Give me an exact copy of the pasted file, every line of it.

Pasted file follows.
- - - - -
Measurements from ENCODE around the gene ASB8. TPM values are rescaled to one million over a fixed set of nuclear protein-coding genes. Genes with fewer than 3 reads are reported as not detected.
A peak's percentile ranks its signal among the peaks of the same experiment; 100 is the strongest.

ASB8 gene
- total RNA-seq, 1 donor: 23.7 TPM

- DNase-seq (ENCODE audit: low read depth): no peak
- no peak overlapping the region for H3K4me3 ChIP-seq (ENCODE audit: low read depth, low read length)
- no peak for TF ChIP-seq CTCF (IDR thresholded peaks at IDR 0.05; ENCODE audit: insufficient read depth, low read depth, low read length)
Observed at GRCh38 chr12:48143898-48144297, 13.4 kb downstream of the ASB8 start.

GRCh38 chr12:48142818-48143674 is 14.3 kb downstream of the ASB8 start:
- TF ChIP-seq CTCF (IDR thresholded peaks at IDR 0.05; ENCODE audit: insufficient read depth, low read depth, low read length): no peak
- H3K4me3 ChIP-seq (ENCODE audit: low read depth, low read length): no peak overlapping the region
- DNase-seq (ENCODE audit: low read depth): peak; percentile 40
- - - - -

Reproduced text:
Measurements from ENCODE around the gene ASB8. TPM values are rescaled to one million over a fixed set of nuclear protein-coding genes. Genes with fewer than 3 reads are reported as not detected.
A peak's percentile ranks its signal among the peaks of the same experiment; 100 is the strongest.

ASB8 gene
- total RNA-seq, 1 donor: 23.7 TPM

- DNase-seq (ENCODE audit: low read depth): no peak
- no peak overlapping the region for H3K4me3 ChIP-seq (ENCODE audit: low read depth, low read length)
- no peak for TF ChIP-seq CTCF (IDR thresholded peaks at IDR 0.05; ENCODE audit: insufficient read depth, low read depth, low read length)
Observed at GRCh38 chr12:48143898-48144297, 13.4 kb downstream of the ASB8 start.

GRCh38 chr12:48142818-48143674 is 14.3 kb downstream of the ASB8 start:
- TF ChIP-seq CTCF (IDR thresholded peaks at IDR 0.05; ENCODE audit: insufficient read depth, low read depth, low read length): no peak
- H3K4me3 ChIP-seq (ENCODE audit: low read depth, low read length): no peak overlapping the region
- DNase-seq (ENCODE audit: low read depth): peak; percentile 40